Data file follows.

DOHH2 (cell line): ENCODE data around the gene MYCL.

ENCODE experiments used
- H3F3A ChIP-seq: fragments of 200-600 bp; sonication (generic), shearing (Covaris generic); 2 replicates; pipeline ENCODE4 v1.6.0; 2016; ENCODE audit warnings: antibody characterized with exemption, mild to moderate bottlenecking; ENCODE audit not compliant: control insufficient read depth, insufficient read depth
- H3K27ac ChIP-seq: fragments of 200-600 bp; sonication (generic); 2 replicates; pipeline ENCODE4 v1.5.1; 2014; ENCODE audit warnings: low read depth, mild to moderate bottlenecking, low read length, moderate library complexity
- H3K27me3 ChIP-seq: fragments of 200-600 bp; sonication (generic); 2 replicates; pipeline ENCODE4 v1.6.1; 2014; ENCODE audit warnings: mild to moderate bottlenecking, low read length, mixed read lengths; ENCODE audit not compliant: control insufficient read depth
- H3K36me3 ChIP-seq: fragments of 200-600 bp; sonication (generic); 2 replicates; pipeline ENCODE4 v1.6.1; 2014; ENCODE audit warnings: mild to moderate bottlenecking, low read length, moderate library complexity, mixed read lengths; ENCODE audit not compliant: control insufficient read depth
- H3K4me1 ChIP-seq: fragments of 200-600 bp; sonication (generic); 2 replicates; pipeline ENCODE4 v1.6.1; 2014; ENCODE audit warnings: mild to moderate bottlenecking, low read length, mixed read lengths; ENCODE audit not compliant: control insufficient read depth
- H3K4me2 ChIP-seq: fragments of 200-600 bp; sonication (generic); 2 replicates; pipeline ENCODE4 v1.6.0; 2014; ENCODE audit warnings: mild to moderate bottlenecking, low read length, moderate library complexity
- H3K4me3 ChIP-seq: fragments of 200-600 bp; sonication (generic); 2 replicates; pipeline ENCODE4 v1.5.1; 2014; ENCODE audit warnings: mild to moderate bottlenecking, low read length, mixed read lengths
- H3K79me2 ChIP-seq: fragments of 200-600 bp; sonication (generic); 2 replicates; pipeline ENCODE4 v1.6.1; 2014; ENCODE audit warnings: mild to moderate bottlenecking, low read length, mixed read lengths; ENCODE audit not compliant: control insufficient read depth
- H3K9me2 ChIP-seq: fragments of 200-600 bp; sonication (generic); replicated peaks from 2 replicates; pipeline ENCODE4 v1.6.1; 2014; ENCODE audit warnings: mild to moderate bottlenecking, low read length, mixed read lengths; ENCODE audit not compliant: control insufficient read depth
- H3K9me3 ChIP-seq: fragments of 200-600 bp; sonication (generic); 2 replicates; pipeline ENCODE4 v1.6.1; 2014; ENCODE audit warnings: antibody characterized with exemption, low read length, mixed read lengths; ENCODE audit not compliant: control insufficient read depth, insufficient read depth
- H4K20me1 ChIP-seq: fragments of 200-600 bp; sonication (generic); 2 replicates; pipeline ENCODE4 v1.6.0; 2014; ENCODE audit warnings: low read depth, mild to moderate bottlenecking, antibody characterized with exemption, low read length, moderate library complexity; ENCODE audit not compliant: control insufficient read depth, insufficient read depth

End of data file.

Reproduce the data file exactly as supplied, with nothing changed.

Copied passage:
DOHH2 (cell line): ENCODE data around the gene MYCL.

ENCODE experiments used
- H3F3A ChIP-seq: fragments of 200-600 bp; sonication (generic), shearing (Covaris generic); 2 replicates; pipeline ENCODE4 v1.6.0; 2016; ENCODE audit warnings: antibody characterized with exemption, mild to moderate bottlenecking; ENCODE audit not compliant: control insufficient read depth, insufficient read depth
- H3K27ac ChIP-seq: fragments of 200-600 bp; sonication (generic); 2 replicates; pipeline ENCODE4 v1.5.1; 2014; ENCODE audit warnings: low read depth, mild to moderate bottlenecking, low read length, moderate library complexity
- H3K27me3 ChIP-seq: fragments of 200-600 bp; sonication (generic); 2 replicates; pipeline ENCODE4 v1.6.1; 2014; ENCODE audit warnings: mild to moderate bottlenecking, low read length, mixed read lengths; ENCODE audit not compliant: control insufficient read depth
- H3K36me3 ChIP-seq: fragments of 200-600 bp; sonication (generic); 2 replicates; pipeline ENCODE4 v1.6.1; 2014; ENCODE audit warnings: mild to moderate bottlenecking, low read length, moderate library complexity, mixed read lengths; ENCODE audit not compliant: control insufficient read depth
- H3K4me1 ChIP-seq: fragments of 200-600 bp; sonication (generic); 2 replicates; pipeline ENCODE4 v1.6.1; 2014; ENCODE audit warnings: mild to moderate bottlenecking, low read length, mixed read lengths; ENCODE audit not compliant: control insufficient read depth
- H3K4me2 ChIP-seq: fragments of 200-600 bp; sonication (generic); 2 replicates; pipeline ENCODE4 v1.6.0; 2014; ENCODE audit warnings: mild to moderate bottlenecking, low read length, moderate library complexity
- H3K4me3 ChIP-seq: fragments of 200-600 bp; sonication (generic); 2 replicates; pipeline ENCODE4 v1.5.1; 2014; ENCODE audit warnings: mild to moderate bottlenecking, low read length, mixed read lengths
- H3K79me2 ChIP-seq: fragments of 200-600 bp; sonication (generic); 2 replicates; pipeline ENCODE4 v1.6.1; 2014; ENCODE audit warnings: mild to moderate bottlenecking, low read length, mixed read lengths; ENCODE audit not compliant: control insufficient read depth
- H3K9me2 ChIP-seq: fragments of 200-600 bp; sonication (generic); replicated peaks from 2 replicates; pipeline ENCODE4 v1.6.1; 2014; ENCODE audit warnings: mild to moderate bottlenecking, low read length, mixed read lengths; ENCODE audit not compliant: control insufficient read depth
- H3K9me3 ChIP-seq: fragments of 200-600 bp; sonication (generic); 2 replicates; pipeline ENCODE4 v1.6.1; 2014; ENCODE audit warnings: antibody characterized with exemption, low read length, mixed read lengths; ENCODE audit not compliant: control insufficient read depth, insufficient read depth
- H4K20me1 ChIP-seq: fragments of 200-600 bp; sonication (generic); 2 replicates; pipeline ENCODE4 v1.6.0; 2014; ENCODE audit warnings: low read depth, mild to moderate bottlenecking, antibody characterized with exemption, low read length, moderate library complexity; ENCODE audit not compliant: control insufficient read depth, insufficient read depth